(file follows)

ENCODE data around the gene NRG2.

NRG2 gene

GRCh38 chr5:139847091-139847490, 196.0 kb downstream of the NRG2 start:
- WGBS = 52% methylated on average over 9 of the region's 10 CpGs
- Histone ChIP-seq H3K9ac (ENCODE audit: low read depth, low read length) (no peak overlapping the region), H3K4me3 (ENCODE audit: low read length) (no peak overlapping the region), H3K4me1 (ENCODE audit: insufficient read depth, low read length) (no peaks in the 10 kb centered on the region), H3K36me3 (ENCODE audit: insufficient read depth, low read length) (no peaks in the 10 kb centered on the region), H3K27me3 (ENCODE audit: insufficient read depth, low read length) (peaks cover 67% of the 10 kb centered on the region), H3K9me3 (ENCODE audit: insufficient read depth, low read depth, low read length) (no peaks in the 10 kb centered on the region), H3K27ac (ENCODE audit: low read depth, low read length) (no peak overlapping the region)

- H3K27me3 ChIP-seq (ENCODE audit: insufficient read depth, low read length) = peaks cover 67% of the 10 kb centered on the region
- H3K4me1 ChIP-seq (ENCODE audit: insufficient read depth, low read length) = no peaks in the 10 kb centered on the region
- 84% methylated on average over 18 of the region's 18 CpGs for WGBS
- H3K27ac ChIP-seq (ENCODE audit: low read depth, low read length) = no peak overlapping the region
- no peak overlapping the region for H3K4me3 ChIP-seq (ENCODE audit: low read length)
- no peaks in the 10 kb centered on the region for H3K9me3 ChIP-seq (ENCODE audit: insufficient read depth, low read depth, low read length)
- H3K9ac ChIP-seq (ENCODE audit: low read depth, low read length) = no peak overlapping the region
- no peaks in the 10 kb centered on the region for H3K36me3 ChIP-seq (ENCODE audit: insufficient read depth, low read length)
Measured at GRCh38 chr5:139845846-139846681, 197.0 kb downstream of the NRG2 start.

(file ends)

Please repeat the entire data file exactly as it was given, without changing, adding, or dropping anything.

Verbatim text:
ENCODE data around the gene NRG2.

NRG2 gene

GRCh38 chr5:139847091-139847490, 196.0 kb downstream of the NRG2 start:
- WGBS = 52% methylated on average over 9 of the region's 10 CpGs
- Histone ChIP-seq H3K9ac (ENCODE audit: low read depth, low read length) (no peak overlapping the region), H3K4me3 (ENCODE audit: low read length) (no peak overlapping the region), H3K4me1 (ENCODE audit: insufficient read depth, low read length) (no peaks in the 10 kb centered on the region), H3K36me3 (ENCODE audit: insufficient read depth, low read length) (no peaks in the 10 kb centered on the region), H3K27me3 (ENCODE audit: insufficient read depth, low read length) (peaks cover 67% of the 10 kb centered on the region), H3K9me3 (ENCODE audit: insufficient read depth, low read depth, low read length) (no peaks in the 10 kb centered on the region), H3K27ac (ENCODE audit: low read depth, low read length) (no peak overlapping the region)

- H3K27me3 ChIP-seq (ENCODE audit: insufficient read depth, low read length) = peaks cover 67% of the 10 kb centered on the region
- H3K4me1 ChIP-seq (ENCODE audit: insufficient read depth, low read length) = no peaks in the 10 kb centered on the region
- 84% methylated on average over 18 of the region's 18 CpGs for WGBS
- H3K27ac ChIP-seq (ENCODE audit: low read depth, low read length) = no peak overlapping the region
- no peak overlapping the region for H3K4me3 ChIP-seq (ENCODE audit: low read length)
- no peaks in the 10 kb centered on the region for H3K9me3 ChIP-seq (ENCODE audit: insufficient read depth, low read depth, low read length)
- H3K9ac ChIP-seq (ENCODE audit: low read depth, low read length) = no peak overlapping the region
- no peaks in the 10 kb centered on the region for H3K36me3 ChIP-seq (ENCODE audit: insufficient read depth, low read length)
Measured at GRCh38 chr5:139845846-139846681, 197.0 kb downstream of the NRG2 start.